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Residents of Big Lake, Mo., wait for floodwaters

The Missouri River floods farmland after breaking a levee near Hamburg, Iowa, Monday, June 13, 2011. The rising Missouri River has ruptured levees in northwest Missouri, sending torrents of floodwaters over rural farmland toward the Iowa town of Hamburg and the Missouri resort town of Big Lake.

The Missouri River floods farmland after breaking a levee near Hamburg, Iowa, Monday, June 13, 2011. The rising Missouri River has ruptured levees in northwest Missouri, sending torrents of floodwaters over rural farmland toward the Iowa town of Hamburg and the Missouri resort town of Big Lake. Photo by The Associated Press.

BIG LAKE, Mo. (AP) — Most residents of the northwest Missouri village of Big Lake have evacuated their homes as levee breaks on the Missouri River move south, and some who remain are dealing with a mix of stress and anger over what they say is mismanagement of the river by the U.S. Army Corps of Engineers.

When the floodwaters do come, possibly in the next few days, it will be the third time in the last five years that properties near the lake have been deluged by overflow from the river.

Juli Crenshaw, a 47-year-old information technology manager for Energizer Batteries in Maryville, has lived in Big Lake for most of her life. She said residents used to figure they'd see a big flood once every eight to 10 years, but lately that's changed.

"Every eight to 10 years, you can live with that because, well, look at what you're seeing," she said, pointing from her home's raised back deck toward the lake, which on Tuesday had come up to the top of a boat dock near her backyard. "We figure every 10 years it's time to weed out the basement, anyway. You clean out and throw stuff you don't want out. You get ready for a flood, it goes away and you replant grass. Doing that every couple years, or every year, gets monotonous."

She and her husband, Steve, place the blame for repeated flooding on the Corps of Engineers, which they say doesn't pay enough attention to what's going on upriver so they can begin releasing water from northern dams earlier in the year.

"It's always a constant fight over the years between the northern states above the dams and the southern states below them," Steve Crenshaw said. "They built the dams for flood control and navigation. They're not operating it that way now. They keep the reservoirs up there basically as full as possible so they have a good recreational time for their summer."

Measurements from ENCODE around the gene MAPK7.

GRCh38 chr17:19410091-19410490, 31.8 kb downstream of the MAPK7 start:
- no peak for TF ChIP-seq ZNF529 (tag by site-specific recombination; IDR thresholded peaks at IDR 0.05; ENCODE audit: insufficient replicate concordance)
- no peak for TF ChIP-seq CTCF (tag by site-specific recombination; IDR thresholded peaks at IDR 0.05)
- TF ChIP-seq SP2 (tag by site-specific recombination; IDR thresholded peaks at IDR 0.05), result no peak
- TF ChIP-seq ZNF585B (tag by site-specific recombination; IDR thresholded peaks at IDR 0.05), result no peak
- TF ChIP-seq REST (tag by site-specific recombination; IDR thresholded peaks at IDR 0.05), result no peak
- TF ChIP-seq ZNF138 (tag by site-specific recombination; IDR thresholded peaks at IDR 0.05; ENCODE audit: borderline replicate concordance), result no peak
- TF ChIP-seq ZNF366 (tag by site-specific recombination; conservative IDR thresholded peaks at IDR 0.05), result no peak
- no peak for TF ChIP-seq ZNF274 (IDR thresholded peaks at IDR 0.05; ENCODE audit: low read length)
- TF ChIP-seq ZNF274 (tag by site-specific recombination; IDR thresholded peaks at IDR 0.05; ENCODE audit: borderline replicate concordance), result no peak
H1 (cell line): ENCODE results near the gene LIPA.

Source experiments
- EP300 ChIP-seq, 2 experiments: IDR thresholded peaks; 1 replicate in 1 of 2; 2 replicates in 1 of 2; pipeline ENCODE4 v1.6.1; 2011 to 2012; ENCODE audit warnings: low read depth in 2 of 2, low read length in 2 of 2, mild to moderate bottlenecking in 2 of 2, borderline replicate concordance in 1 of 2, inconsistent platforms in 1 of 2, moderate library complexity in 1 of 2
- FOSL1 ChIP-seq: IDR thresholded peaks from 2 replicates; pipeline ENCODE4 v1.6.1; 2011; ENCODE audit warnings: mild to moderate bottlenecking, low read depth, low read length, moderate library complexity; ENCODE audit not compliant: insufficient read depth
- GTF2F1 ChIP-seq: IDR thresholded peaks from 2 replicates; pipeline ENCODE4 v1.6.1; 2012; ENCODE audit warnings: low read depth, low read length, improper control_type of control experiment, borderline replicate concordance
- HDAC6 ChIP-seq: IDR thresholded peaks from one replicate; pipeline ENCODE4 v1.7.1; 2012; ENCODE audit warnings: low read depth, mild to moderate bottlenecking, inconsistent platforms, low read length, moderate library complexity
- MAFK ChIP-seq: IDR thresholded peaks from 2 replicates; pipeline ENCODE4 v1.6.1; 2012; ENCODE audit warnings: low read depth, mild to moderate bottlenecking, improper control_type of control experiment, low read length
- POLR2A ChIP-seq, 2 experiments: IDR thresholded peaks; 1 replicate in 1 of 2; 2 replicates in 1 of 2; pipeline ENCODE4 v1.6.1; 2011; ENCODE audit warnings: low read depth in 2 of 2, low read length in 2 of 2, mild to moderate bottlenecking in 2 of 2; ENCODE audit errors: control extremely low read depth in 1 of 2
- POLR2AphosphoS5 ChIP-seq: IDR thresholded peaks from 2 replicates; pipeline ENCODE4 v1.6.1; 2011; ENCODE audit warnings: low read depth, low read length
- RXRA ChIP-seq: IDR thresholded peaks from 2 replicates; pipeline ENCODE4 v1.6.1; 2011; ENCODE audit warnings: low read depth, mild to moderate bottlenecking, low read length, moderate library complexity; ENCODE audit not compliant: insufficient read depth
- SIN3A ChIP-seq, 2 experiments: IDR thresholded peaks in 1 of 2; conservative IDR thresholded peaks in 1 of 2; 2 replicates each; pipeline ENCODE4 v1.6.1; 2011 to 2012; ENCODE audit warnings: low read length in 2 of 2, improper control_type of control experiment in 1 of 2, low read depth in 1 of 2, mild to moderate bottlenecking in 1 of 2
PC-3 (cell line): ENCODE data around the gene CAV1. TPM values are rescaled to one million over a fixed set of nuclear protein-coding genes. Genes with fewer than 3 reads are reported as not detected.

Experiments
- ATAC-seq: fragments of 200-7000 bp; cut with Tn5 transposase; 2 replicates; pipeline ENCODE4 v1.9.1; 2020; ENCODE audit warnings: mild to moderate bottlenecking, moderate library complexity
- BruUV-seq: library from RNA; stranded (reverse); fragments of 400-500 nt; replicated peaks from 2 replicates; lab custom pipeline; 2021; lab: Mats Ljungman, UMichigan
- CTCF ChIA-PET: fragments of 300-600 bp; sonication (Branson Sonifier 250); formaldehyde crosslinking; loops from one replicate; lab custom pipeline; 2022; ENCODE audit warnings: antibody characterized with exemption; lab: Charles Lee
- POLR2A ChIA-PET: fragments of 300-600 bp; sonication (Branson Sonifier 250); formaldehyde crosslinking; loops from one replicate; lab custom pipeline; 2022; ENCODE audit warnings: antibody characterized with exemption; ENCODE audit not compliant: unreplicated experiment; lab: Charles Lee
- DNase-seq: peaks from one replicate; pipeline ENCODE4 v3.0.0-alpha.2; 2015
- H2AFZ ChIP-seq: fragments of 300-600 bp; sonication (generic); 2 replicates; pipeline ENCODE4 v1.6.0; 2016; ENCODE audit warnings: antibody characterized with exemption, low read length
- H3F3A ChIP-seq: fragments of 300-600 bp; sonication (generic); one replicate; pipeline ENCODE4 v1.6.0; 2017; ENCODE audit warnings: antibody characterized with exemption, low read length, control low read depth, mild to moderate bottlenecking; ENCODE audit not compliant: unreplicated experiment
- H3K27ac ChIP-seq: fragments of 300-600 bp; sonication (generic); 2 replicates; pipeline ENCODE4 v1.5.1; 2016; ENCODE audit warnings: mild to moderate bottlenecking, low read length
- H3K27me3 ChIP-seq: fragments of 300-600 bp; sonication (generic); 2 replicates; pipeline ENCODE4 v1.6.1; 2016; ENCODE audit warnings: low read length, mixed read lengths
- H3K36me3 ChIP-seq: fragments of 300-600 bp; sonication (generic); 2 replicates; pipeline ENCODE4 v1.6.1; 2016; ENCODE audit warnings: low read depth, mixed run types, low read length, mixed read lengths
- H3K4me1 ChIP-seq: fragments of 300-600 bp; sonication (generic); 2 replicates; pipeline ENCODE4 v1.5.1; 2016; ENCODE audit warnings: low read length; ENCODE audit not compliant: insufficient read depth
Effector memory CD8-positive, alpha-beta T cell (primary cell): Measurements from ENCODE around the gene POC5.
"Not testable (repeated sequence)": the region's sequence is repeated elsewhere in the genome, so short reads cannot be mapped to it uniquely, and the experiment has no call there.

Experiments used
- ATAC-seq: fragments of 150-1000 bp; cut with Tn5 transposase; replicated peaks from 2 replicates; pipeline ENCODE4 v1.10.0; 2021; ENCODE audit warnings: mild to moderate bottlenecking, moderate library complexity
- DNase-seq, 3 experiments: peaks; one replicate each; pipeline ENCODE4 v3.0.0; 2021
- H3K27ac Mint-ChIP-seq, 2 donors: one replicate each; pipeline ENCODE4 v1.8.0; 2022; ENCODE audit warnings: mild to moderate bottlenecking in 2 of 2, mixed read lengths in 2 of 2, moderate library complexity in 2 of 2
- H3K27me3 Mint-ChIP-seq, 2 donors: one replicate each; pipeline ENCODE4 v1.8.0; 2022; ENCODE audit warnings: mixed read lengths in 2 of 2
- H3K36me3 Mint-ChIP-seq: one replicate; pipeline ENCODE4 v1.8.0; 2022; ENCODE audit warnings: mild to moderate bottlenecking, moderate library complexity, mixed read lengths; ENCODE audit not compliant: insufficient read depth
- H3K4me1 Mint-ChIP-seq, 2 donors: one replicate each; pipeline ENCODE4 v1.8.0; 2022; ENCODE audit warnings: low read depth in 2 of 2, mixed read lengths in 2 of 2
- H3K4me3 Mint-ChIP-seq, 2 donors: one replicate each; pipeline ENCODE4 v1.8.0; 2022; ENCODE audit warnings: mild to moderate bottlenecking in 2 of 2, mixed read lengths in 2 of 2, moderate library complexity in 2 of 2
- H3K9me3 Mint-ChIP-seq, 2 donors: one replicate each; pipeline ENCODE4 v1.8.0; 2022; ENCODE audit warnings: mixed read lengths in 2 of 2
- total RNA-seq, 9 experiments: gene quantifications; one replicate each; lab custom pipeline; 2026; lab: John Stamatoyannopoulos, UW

Criticism of the corps' handling of the Missouri river has been ratcheted up in the past week, with governors of several states, including Iowa's Terry Branstad, and various congressional delegations complaining that something should have been done to prevent the widespread flooding.

The corps has responded that heavy rainfall last month in the usually dry state of Wyoming is chiefly to blame for the problems downriver.

Messages left with the corps late Tuesday afternoon were not immediately returned.

Exactly one year ago Big Lake residents were forced to evacuate because of flooding from the Missouri River. Juli Crenshaw stayed for four days after nearby levees broke, while Steve Crenshaw made it a week before he had to get out.

Both said they would not go anywhere if they didn't have jobs that they can't get to when the roads around the lake are underwater. They said they will have to move fast to get their vehicles to high ground when the water starts threatening the roads this time.

Four-foot-tall corn lines both sides of the road that runs around Big Lake, all of which is expected to be wiped out when the floodwaters come. A couple miles from the Crenshaws' home, railroad crews were busy Tuesday laying gravel in preparation for raising the railroad tracks above the expected flood.

The Crenshaws are grateful they have someplace else to stay for free, though they say many others aren't so fortunate. And when people are forced to leave their homes and have to pay for alternative housing, their mortgages still come due every month.

"You gotta go to work sooner or later," said Steve Crenshaw, an aircraft maintenance supervisor at Rosencrans Air National Guard base near St. Joseph. "Can't just sit around here and do nothing."

Online:

St. Joseph News Press

National Weather Service river forecast

U.S. Army Corps of Engineers Omaha District

U.S. Army Corps of Engineers Kansas City District

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